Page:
These narratives quickly take hold. In the root cause analysis in the serious incident review, the question asked was “how can we prevent a situation where parents tell us not to check overnight”. The carer who was charged with checking Connor at 7am, who looked from the door and didn’t actually see him, told Police that she didn’t “didn’t disturb him any further because his foster parents like us to let him wake naturally”.
As is so often the case when disabled people die, Surrey Police didn’t really appear to do any thorough investigation.
“Junior police officers complete their investigations, they talk to various people, don’t interview everybody. The sudden death report was incomplete.
Call made to the Senior Officer who should have attended, they describe what has happened. They’d spoken to doctors by this time and the message that gets conveyed is, I’m surmising, is Connor had a brain injury, he had an arrest when weeks old, his prognosis was really poor, exceeded what everyone had expected… he has exceeded initial expectations about life expectancy, don’t appear to be anything concerning, the phrase “exceeded his life expectancy” the Detective Sergeant had conveyed back to the police officers there, that he doesn’t need to attend, this is a place for sick children”.
Shazia wrote to the IOPC to make a complaint about how the police had failed to really investigate what happened to Connor. They conceded they should have questioned more but fell back on the findings of the pathologist, who in turn had not been made aware how Connor was found.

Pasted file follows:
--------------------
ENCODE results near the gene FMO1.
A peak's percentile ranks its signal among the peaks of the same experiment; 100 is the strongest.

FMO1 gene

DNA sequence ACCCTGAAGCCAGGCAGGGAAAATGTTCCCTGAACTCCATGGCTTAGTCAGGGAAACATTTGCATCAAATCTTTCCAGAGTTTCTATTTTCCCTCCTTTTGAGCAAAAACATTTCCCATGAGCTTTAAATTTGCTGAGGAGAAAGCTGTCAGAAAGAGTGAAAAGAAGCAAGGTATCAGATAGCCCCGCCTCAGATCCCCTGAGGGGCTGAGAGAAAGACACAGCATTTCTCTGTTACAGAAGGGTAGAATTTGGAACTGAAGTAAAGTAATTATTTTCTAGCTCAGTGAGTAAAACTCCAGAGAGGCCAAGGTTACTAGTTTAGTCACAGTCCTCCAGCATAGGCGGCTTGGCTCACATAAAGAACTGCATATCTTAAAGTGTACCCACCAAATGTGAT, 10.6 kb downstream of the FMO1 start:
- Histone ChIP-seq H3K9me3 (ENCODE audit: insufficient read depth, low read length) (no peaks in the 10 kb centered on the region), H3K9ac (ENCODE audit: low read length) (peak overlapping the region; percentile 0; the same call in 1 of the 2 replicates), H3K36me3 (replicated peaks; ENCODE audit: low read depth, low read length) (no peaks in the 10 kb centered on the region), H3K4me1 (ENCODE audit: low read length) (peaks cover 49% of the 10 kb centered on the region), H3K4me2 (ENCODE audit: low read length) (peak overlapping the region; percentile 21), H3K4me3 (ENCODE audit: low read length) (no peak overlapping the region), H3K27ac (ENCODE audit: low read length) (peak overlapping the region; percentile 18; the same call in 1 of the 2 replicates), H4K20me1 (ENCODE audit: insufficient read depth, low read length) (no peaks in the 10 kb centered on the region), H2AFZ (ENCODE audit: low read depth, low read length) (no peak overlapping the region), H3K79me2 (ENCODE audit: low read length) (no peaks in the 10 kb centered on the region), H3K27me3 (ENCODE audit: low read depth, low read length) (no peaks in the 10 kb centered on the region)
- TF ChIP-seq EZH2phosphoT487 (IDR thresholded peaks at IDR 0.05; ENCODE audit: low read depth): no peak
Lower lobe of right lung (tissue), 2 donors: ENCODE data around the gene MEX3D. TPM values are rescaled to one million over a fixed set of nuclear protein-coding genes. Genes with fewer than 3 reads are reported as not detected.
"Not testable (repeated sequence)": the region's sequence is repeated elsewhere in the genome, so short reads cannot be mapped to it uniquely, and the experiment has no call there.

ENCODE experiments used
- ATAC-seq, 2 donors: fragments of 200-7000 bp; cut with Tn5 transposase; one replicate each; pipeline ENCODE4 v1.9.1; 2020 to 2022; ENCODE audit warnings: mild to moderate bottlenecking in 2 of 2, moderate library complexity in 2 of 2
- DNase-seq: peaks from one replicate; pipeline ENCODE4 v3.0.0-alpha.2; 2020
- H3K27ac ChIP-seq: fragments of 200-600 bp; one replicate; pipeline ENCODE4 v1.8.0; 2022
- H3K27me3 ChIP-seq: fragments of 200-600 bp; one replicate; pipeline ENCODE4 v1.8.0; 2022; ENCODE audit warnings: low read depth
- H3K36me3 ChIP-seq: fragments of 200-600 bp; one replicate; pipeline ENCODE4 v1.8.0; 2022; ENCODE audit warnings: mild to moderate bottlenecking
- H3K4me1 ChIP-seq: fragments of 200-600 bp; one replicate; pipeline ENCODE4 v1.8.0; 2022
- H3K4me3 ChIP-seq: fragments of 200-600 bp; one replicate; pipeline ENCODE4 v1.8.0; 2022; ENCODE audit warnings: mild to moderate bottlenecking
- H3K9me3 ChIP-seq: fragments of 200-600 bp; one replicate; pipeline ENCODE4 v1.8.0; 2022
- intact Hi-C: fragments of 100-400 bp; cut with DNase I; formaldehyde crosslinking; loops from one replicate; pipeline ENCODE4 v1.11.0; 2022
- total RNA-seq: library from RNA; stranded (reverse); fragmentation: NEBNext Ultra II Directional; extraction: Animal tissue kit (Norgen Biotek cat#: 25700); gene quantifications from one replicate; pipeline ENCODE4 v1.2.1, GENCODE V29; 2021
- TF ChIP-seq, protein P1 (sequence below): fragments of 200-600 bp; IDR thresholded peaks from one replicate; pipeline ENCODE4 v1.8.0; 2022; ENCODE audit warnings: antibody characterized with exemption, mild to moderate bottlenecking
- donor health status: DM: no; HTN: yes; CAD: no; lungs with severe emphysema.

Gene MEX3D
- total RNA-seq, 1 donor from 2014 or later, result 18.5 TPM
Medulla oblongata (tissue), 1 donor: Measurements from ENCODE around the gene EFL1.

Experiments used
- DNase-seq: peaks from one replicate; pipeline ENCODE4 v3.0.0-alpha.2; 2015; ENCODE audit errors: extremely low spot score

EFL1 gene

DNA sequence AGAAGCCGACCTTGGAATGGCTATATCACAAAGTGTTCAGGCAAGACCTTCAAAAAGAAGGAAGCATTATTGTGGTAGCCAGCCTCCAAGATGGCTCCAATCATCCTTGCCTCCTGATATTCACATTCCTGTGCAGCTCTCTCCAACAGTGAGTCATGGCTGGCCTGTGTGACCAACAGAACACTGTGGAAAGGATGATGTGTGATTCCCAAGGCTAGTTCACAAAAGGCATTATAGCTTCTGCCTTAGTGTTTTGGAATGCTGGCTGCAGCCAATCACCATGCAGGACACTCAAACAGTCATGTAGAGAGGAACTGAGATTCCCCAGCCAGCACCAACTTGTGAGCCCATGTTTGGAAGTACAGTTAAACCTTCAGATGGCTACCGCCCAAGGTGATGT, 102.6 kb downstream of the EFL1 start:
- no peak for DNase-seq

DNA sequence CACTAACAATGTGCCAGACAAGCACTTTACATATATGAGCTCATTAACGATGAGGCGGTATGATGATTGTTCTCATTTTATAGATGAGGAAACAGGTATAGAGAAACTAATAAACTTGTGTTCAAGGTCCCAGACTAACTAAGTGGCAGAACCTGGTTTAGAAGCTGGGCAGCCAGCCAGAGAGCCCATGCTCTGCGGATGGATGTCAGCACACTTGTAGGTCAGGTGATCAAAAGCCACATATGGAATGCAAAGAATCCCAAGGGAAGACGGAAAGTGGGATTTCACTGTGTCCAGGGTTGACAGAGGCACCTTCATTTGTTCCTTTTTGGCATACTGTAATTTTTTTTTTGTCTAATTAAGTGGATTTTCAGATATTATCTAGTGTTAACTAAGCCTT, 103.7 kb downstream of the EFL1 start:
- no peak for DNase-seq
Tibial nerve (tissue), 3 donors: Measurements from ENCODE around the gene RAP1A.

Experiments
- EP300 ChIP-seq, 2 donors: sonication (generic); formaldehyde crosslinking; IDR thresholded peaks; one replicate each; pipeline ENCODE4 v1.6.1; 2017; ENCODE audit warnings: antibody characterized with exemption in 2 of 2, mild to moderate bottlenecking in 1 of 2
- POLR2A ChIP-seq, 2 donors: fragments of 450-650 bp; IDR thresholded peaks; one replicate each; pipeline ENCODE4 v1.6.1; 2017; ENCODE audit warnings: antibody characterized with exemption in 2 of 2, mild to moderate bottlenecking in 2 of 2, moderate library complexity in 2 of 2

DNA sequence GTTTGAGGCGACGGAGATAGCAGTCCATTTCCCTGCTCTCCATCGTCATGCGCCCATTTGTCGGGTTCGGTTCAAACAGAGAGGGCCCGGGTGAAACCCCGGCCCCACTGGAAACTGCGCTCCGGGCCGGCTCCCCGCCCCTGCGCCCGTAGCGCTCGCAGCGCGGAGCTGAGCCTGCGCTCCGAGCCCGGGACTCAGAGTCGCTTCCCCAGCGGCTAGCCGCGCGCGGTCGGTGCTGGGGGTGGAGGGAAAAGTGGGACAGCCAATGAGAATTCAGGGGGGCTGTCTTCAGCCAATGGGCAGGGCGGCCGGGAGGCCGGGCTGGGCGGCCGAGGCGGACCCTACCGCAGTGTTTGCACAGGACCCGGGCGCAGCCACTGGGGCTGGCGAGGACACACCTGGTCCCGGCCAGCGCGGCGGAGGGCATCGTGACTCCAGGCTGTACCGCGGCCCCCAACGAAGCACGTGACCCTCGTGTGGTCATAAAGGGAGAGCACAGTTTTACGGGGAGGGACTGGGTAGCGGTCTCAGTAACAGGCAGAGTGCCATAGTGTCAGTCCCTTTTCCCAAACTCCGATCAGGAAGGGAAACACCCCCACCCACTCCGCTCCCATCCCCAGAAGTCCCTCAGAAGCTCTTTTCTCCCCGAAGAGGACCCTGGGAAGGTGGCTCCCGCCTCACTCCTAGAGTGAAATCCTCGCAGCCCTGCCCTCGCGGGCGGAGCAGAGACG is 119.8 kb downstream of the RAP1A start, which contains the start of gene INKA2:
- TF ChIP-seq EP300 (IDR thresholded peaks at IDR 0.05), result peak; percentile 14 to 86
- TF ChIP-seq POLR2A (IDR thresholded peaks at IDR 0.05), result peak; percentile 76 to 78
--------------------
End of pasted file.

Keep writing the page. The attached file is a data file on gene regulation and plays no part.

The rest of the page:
“Barbara took numerous photos of Connor. It was her photo in the end that was used in the inquest to show the mark on Connor’s neck. Police took photos at midday. We didn’t know there was a mark on Connor’s neck actually, it was only after the inquest in April 2018 that we went back and looked at the photos in detail”.
Can you imagine.
Shazia, describes inconsistencies between what they saw, and the narrative that emerged. The blood pooling in Connor’s hands and lower limbs is particularly concerning to her.
“I’m a doctor, a GP, I’ve verified people’s deaths, never in my life have I seen someone in that condition he was in. It was like he had strange markings on his body…. blood pooling in his hands and lower limbs, it just wouldn’t fit with him being laid down as they claimed”.
The coroner found that Connor died sitting upright in his cot, trapped by the bumper. She stated:
“I have heard various versions as to the position of the cot bumper and I am satisfied the position of the bumper was on Connor’s neck and given the demonstrable inflexibility and rigidity of the bumper… that it took some force to be able to release the cot bumper and it was entrapping him”.
She was explicit that she did not accept the evidence that the cot bumper was lying on Connor’s chest when he was found. She was also clear given how rigid and firm the bumper panel was that force would have been required to remove it: